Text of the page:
Sophie Moench August 21, 2021 Proposal
At this point, you will have completed the first draft of your proposal. Congratulations! Now for the finishing touches. Have a qualified proofreader or editor read through your draft and fix any grammatical or spelling errors. It is always best to enlist someone who is not familiar with your ideas to do this. That person is much more likely to catch errors and ask important questions than someone who knows your proposal well. It would be especially embarrassing to submit an error-ridden proposal for an education project, would not it? After the words are perfect, make sure each page looks good, too. You might want to use visual details like splashes of color in titles or special bullet points to add interest, but keep the overall look professional.
Be sure to match them up with the previous section, explaining how you can address the client`s needs, how the client will benefit from your proposed program, and what your proposal will cost to implement. Do not use generic sales jargon. Instead, be as specific as possible about what you plan to do. This section could contain a wide variety of topic pages, like Classes, Equipment, Schedule, Staff, Venues, Tutoring, Testing, Mentoring, Evaluation, and so forth--you will include whatever you need to thoroughly describe your proposal. At a bare minimum, you will want a Services Offered, Benefits, and a Cost Summary page in this section.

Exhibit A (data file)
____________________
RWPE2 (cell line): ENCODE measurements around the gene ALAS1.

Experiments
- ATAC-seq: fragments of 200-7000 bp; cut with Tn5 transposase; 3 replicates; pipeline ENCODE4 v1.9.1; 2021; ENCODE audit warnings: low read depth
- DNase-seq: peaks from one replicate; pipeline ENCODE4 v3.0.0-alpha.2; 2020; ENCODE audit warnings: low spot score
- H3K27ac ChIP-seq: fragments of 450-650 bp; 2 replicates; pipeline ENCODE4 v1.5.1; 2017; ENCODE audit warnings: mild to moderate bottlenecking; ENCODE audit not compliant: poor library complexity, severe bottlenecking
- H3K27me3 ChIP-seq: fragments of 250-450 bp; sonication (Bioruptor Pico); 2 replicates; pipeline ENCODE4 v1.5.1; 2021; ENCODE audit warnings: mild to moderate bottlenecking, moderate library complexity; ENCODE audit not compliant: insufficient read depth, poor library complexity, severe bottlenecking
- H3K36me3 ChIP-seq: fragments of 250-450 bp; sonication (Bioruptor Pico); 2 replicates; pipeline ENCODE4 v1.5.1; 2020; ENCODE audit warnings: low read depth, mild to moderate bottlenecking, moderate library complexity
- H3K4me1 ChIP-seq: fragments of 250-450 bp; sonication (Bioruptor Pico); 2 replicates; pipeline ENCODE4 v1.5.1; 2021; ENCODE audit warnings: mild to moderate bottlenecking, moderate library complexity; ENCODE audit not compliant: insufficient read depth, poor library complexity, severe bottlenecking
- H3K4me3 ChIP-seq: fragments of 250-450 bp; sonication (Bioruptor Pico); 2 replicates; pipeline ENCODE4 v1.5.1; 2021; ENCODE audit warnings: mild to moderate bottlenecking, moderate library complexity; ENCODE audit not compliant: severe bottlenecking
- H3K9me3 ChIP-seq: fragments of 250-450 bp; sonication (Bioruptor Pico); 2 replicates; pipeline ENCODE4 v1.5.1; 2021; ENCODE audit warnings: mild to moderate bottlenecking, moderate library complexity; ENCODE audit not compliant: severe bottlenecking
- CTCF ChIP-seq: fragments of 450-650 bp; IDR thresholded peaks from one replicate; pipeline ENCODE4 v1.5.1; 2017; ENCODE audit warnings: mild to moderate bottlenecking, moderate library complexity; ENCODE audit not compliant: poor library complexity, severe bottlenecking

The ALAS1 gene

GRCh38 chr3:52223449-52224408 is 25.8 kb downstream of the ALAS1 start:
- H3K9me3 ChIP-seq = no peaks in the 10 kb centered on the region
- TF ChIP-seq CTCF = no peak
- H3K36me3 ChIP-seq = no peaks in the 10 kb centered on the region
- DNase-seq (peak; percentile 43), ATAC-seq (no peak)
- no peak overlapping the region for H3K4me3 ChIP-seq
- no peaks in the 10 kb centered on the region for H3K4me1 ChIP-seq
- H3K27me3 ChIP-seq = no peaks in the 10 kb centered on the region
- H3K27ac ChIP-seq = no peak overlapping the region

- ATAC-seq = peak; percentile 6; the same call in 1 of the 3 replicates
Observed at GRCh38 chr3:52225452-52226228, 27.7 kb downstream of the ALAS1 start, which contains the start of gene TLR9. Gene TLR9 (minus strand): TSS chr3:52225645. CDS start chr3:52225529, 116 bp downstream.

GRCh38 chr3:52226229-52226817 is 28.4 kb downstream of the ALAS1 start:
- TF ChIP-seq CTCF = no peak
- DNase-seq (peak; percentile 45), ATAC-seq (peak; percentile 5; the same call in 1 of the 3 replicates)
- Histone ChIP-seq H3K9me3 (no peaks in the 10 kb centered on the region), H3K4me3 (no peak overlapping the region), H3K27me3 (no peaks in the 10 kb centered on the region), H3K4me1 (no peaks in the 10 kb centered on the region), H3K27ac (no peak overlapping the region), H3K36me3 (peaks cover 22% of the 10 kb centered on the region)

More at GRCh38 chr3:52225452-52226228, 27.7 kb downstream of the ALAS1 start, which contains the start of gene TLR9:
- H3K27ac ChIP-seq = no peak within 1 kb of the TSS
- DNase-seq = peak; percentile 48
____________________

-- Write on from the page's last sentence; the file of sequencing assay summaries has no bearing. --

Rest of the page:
Boilerplate has a limited shelf life. It grows stale and out of date before you realize it. Absolutely no less often than every six months you should review each one of the sections that you routinely include with your proposals. Do not rely upon an assistant to do this job for you because he or she may not have sufficiently current knowledge. Also, it`s you who are going to make the presentation to your client or supervisor, and, therefore, it`s you who will need to explain erroneous, incomplete, or perhaps even confidential information that somehow crept into your proposal.
The first relates to the project`s overall goal. If you are clear in your written and oral presentations, your audience will know precisely what accomplishments they can expect to see upon completion of the project. The second question is a little more difficult to answer because you may wish to state incremental and final results without fully revealing your methodology and procedures. Your client or supervisor needs to know what to expect of course. But describing each and every step of your performance may be overkill and, in some cases, could actually jeopardize your winning the contract or assignment.
Obstructions and distractions. It`s not unusual for differing opinions and disagreements-sometimes even confrontations-to surface during proposal presentations. Known or unknown to you may be someone in your audience who previously presented or sponsored a similar proposal that was rejected. There may be congenital naysayers who distrust innovation or change of any kind. There may be one or two persons who adopt a show-me! attitude and refuse to believe that an idea worth listening to could ever come from (pick one) an insider, outsider, field representative, corporate staff person, woman, man, engineer, marketing specialist, or...fill in the blank.
After determining that you have the attention of everyone present and there are no obstructions to proceeding, lead the group into the summary of your plan. Again, recap the points you intend to cover and ask for questions, responding in the same way as above.